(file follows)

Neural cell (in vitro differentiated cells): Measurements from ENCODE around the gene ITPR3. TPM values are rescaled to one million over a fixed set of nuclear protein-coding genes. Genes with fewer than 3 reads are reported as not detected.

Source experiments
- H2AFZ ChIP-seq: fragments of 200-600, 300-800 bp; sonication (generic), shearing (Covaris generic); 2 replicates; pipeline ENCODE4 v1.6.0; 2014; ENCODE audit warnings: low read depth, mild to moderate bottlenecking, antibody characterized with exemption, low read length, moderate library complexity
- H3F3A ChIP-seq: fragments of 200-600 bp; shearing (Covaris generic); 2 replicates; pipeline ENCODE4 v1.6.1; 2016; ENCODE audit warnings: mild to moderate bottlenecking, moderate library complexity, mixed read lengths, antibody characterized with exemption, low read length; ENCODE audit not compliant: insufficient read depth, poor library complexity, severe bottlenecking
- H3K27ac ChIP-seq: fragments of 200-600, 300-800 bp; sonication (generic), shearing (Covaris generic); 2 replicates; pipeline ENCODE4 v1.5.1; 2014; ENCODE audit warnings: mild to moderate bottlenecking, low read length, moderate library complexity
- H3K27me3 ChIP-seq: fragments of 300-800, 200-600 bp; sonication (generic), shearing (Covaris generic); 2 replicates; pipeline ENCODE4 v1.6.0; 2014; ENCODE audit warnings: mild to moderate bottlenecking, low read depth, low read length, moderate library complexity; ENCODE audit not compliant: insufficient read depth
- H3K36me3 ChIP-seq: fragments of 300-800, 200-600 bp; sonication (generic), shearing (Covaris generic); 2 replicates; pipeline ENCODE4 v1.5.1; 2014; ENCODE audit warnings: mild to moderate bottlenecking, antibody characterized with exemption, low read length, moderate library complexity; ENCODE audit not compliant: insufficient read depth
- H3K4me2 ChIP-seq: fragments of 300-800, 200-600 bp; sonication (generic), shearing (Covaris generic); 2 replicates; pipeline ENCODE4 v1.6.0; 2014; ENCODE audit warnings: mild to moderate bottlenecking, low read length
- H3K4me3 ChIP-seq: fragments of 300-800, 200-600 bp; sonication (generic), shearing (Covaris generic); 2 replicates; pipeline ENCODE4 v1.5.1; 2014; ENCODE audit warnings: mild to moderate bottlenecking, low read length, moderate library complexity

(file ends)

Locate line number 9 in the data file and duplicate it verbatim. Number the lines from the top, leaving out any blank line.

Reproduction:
- H3K4me3 ChIP-seq: fragments of 300-800, 200-600 bp; sonication (generic), shearing (Covaris generic); 2 replicates; pipeline ENCODE4 v1.5.1; 2014; ENCODE audit warnings: mild to moderate bottlenecking, low read length, moderate library complexity